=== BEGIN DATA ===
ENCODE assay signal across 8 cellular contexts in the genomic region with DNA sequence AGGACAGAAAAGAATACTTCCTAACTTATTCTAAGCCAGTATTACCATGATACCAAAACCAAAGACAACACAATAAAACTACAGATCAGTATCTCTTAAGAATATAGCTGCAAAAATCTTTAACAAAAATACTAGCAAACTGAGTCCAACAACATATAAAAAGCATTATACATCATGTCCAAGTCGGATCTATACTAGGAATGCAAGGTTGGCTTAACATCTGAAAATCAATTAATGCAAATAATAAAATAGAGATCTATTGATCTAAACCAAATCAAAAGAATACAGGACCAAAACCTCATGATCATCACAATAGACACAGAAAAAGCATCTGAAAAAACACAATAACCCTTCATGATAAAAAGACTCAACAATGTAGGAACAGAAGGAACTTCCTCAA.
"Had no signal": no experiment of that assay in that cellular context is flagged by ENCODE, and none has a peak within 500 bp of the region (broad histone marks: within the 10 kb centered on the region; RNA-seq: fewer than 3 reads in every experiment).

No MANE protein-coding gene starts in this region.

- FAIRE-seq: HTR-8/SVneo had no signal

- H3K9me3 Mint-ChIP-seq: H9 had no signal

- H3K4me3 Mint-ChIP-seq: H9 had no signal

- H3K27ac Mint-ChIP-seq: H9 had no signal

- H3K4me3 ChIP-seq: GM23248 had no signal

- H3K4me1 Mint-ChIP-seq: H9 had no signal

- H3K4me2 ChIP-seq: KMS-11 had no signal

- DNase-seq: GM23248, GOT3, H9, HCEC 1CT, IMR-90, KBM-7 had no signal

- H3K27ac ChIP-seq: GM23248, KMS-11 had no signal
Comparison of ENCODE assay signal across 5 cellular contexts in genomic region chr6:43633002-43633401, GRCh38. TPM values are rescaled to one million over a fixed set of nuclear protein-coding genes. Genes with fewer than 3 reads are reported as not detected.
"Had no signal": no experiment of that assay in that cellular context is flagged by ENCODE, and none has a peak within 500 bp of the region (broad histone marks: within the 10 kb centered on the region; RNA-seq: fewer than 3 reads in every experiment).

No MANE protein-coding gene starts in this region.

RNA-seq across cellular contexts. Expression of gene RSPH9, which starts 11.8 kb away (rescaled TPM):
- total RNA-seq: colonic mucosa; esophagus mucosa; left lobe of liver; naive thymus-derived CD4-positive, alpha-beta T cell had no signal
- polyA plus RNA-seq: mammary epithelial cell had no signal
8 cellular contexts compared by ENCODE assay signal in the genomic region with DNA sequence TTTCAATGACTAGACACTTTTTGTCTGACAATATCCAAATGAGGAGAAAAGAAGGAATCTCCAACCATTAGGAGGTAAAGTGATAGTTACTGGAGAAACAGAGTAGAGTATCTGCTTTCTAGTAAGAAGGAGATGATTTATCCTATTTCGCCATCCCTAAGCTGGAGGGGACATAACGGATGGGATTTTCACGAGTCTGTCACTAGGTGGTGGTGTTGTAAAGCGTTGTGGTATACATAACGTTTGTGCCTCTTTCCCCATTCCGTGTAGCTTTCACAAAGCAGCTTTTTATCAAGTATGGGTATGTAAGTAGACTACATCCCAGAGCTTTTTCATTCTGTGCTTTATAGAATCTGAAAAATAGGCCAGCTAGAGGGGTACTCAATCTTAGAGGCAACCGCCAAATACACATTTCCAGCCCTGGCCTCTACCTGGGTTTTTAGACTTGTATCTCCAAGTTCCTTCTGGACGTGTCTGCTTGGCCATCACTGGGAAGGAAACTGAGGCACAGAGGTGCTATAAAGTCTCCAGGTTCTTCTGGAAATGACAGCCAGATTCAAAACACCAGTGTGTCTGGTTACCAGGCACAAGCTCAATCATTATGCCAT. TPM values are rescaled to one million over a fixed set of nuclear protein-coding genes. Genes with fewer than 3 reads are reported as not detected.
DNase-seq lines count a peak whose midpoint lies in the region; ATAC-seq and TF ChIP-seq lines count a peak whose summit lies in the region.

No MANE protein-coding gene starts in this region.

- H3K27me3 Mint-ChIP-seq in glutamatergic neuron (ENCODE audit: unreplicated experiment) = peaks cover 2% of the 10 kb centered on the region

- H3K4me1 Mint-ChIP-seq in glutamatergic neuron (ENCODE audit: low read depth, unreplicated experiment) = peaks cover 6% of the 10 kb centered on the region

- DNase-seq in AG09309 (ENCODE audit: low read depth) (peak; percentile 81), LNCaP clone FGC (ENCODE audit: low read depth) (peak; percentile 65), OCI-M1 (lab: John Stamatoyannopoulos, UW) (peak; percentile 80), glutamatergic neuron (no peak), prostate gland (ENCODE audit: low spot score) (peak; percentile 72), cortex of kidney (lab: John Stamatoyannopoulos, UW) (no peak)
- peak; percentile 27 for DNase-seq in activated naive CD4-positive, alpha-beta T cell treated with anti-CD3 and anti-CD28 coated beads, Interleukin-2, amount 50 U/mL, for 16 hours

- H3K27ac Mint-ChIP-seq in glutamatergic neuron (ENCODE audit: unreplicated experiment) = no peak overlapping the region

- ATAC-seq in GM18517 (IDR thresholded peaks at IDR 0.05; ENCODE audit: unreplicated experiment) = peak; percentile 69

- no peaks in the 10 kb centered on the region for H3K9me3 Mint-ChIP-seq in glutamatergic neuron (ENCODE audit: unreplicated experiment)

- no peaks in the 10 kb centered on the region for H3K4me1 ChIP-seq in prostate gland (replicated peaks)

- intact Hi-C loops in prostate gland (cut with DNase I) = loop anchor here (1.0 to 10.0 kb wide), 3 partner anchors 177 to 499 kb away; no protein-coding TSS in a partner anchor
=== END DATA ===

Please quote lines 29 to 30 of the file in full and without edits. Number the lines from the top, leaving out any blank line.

- no peaks in the 10 kb centered on the region for H3K4me1 ChIP-seq in prostate gland (replicated peaks)

- intact Hi-C loops in prostate gland (cut with DNase I) = loop anchor here (1.0 to 10.0 kb wide), 3 partner anchors 177 to 499 kb away; no protein-coding TSS in a partner anchor